-- Al
I must be either reading this wrong or missing something.

I thought increasing the voltage across a speaker's input will increase its output in SPL based on the speaker's sensitivity. I don't see how that's related to the voltage source (the amp) in any way.

The increase in SPL by increasing the voltage by 3 dB will always be less than 3 dB due to the speaker not being 100% efficient (it has losses).

What am I missing?
Firstly, thanks Almarg for jumping in & clarifying for me. :-)

Yes, Bob_reynolds you are missing something. it's called "current".
If there's voltage across the speaker terminals, then current must flow from one speaker terminal to the other. Where does this current come from? From the power amp. THAT'S how it is related to the voltage source (amp) in every way. ;-)
You must remember that voltage & current are duals - if there is one, the other must be present. Ohms's Law.
What if the voltage source/amp is incapable of supplying the current (transformer does not have the current capacity, power supply not robust enough)? Will we able to sustain that voltage across the speaker terminals? No!
The criteria that I cited & those that Almarg added (thanks!) all come into play when you put the 100W (or any amp) into the signal chain. Simply buying any 100W & swapping out your 50W/ch amp & expecting an increase in SPL proportional to your increase in the volume knob on your preamp will be a roll of the dice if you have not thought it thru - particularly if you have a hard-to-drive speaker.
The amp-speaker interface is important. Hence the link to that thread. Almarg along with other members have taken the time to write some lucid notes to explain the matter. Do take the time to read.
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To change the subject, do you think different amp technologies, or circuits, have a sweet spot in terms of rated output? To make clear what I mean, I was reading a review by Ken Kessler, of the Audio Research Ref 75 amp, which he and I too, think sounds wonderful. He suggested that the push /pull configuration Audio Research use, was such that an output level around 75 watts, seems particularly magical. He referred, if I remember to the old ARC D60 amp, as a memorable example from the past. He also felt the 75 sounded better, in suitably sensitive speakers, to it's bigger brother the ARC ref 150.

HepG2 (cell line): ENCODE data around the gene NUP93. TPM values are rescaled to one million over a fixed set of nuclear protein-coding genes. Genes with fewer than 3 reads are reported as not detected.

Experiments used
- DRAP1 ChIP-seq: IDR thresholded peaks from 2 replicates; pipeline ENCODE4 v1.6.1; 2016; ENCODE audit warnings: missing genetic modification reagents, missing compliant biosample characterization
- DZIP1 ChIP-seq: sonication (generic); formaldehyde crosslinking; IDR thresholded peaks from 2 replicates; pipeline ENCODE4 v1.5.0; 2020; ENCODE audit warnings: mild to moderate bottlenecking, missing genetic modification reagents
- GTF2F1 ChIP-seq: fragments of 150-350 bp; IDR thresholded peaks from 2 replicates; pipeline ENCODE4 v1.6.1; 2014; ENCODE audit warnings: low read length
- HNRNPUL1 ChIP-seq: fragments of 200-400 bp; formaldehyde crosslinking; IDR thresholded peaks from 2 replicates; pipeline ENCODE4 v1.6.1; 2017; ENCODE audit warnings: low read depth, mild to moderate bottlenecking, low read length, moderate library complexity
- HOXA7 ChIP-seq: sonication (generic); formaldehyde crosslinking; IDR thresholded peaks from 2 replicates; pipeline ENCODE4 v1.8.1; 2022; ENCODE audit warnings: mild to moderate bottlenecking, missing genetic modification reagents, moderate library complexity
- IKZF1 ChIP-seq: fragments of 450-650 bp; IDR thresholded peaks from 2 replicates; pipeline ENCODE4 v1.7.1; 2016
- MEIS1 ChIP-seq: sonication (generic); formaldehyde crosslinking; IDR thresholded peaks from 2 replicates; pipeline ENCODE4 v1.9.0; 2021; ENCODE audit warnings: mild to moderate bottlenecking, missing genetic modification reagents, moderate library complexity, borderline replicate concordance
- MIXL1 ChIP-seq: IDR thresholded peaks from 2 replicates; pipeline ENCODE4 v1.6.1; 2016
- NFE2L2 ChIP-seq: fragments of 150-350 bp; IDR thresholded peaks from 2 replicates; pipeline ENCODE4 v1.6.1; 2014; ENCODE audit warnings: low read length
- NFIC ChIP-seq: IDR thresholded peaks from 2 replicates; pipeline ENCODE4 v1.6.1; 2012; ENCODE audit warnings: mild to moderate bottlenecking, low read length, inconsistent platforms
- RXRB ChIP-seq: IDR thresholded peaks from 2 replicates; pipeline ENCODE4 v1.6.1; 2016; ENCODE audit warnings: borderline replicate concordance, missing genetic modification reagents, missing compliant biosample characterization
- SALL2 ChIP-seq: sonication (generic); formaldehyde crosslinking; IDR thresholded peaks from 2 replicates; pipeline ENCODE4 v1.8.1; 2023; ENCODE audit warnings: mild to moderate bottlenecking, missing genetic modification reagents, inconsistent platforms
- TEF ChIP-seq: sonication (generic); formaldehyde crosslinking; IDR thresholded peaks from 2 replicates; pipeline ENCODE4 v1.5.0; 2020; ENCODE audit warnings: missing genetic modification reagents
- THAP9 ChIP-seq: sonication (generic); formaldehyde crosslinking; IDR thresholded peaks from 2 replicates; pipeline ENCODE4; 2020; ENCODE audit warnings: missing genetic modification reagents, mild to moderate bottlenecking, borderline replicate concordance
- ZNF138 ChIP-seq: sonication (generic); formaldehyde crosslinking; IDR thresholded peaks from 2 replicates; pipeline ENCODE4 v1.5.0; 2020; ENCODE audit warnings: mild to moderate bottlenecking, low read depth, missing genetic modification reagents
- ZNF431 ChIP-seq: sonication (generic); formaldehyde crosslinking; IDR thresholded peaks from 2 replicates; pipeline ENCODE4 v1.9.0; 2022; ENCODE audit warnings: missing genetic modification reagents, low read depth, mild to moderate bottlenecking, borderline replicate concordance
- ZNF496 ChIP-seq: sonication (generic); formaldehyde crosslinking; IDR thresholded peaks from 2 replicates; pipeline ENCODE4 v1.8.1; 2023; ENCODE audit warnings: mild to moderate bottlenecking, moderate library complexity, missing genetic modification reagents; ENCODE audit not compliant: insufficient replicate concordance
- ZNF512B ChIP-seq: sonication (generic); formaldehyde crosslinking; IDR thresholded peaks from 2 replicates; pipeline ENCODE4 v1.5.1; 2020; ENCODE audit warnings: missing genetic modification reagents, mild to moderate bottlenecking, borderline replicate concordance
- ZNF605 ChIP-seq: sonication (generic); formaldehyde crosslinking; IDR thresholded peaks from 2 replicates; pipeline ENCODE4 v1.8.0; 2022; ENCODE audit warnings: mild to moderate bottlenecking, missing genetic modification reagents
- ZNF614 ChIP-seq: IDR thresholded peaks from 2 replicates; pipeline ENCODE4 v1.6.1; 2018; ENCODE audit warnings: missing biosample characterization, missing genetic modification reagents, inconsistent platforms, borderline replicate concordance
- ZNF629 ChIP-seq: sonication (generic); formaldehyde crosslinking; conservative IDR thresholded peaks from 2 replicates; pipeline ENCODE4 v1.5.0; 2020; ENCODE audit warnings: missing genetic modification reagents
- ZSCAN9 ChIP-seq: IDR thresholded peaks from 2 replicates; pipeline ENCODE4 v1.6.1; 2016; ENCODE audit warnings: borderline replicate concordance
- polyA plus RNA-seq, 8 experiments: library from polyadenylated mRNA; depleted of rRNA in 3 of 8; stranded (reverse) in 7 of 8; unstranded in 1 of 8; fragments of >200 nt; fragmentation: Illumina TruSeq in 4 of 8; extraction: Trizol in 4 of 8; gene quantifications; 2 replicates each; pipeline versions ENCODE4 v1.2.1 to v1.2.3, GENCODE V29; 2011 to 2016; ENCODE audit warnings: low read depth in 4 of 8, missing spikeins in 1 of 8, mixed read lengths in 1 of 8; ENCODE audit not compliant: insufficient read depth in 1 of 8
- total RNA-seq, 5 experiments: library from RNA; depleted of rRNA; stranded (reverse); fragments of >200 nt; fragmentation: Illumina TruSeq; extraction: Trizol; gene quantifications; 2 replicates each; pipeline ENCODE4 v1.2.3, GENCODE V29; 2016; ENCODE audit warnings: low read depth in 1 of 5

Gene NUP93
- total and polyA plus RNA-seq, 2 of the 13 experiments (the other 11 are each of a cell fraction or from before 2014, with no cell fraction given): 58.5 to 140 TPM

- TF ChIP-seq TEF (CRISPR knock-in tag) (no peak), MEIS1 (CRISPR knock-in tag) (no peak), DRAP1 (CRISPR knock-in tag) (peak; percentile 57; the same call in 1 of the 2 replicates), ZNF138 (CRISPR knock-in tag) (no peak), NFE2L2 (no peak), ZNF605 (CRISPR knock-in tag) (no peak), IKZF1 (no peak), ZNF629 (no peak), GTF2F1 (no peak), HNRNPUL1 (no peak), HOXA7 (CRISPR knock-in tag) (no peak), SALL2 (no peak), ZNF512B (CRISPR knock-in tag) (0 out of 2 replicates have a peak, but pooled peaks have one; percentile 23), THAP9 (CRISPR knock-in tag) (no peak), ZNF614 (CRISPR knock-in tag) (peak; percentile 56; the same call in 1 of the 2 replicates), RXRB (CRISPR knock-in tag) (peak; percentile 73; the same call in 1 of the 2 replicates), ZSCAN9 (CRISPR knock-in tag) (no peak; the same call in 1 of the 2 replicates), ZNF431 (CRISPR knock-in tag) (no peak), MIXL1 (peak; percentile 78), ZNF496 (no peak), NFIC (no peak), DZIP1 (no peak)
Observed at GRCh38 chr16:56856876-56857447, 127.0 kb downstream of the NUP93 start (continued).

I am not sure if this is fanciful or not, any thoughts guys?
06-15-13: David12
To change the subject, do you think different amp technologies, or circuits, have a sweet spot in terms of rated output?
I'd be hesitant to generalize, David, at least without having a very large empirical database, that would most likely be impractical to compile. There are simply too many variables involved in the performance of different designs to allow meaningful generalizations to be inferred from a limited set of experiences, IMO. And if any general tendencies were identified, there would undoubtedly be many exceptions to the rule.

Best regards,
-- Al
I think solid state amps, such as yours, do have better TDH+noise specs at something like 80% of the power rating.
You might want to dig out some old AUDIO magazine when they still published test results, and you will see how the TDH+Noise varies with output power (as do other factors, I suppose).

One big reason Tubes sound better, is they simply test better for TDH+noise at very low power levels.
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While curves like those can provide some insight into the characteristics of a particular amplifier that is being reviewed, I'm not sure that they help to answer David's question.

As I interpreted it he was asking if optimal power RATINGS could be defined for different basic categories of amplifier design. Things like tube vs. solid state, the type and quantity of output tube in the case of tube amplifiers, push-pull vs. single-ended, class of operation (A, AB, D), balanced vs. unbalanced, amount of feedback, and other differences in circuit topology.

The first problem is that curves depicting distortion or distortion + noise as a function of power level are not much help in trying to choose an optimal power RATING for a given application. Unless the user listens almost exclusively to very over-compressed recordings, the amplifier will be operating at points pretty much all over those curves, as a function of the music.

And in comparing performance at different power levels, a given increase or decrease in THD or THD+N may be subjectively either better or worse, depending on how the THD is distributed among different harmonics, on the relative amounts of THD vs. noise, and on the spectral characteristics of the noise.